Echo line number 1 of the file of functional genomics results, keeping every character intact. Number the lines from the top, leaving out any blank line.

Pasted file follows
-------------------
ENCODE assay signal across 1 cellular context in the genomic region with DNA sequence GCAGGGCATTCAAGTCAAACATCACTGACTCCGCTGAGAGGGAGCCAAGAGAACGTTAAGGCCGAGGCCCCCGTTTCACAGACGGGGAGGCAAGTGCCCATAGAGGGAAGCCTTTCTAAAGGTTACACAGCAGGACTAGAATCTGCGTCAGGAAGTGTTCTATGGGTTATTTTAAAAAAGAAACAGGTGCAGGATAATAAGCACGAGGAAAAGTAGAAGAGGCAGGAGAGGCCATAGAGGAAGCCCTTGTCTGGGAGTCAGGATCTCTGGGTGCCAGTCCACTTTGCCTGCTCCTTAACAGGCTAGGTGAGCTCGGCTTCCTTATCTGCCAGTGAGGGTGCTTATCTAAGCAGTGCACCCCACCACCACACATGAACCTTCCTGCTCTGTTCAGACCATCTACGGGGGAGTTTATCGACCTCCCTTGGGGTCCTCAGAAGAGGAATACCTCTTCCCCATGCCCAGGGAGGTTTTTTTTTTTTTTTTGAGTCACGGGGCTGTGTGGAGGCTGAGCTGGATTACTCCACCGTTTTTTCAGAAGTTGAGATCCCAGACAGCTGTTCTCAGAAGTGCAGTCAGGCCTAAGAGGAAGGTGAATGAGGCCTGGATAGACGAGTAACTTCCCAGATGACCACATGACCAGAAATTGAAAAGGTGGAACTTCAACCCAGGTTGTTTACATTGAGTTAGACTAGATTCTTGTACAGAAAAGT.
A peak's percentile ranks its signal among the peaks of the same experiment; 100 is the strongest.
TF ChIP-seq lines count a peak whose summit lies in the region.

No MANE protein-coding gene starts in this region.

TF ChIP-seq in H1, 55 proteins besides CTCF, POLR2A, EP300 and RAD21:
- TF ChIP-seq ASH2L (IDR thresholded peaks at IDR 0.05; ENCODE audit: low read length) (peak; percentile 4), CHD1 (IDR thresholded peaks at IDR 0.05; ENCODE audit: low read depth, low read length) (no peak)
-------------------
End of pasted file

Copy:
ENCODE assay signal across 1 cellular context in the genomic region with DNA sequence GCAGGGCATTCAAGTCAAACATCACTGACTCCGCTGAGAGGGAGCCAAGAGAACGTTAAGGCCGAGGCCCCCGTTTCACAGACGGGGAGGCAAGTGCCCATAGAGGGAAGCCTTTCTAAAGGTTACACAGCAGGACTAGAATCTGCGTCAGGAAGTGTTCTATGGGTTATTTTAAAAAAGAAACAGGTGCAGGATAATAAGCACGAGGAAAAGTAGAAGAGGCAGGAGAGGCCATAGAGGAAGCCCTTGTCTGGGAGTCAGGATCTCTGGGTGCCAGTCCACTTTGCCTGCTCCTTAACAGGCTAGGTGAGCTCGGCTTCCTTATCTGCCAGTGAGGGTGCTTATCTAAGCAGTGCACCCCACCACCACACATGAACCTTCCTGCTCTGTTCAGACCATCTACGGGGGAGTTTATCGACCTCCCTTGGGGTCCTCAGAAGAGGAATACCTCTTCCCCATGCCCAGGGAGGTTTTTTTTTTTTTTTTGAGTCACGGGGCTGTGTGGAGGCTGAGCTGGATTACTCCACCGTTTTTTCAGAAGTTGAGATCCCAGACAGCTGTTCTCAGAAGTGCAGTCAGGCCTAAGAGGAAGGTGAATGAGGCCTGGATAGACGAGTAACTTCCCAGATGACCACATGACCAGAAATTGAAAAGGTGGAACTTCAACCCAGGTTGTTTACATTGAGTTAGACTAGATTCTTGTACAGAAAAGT.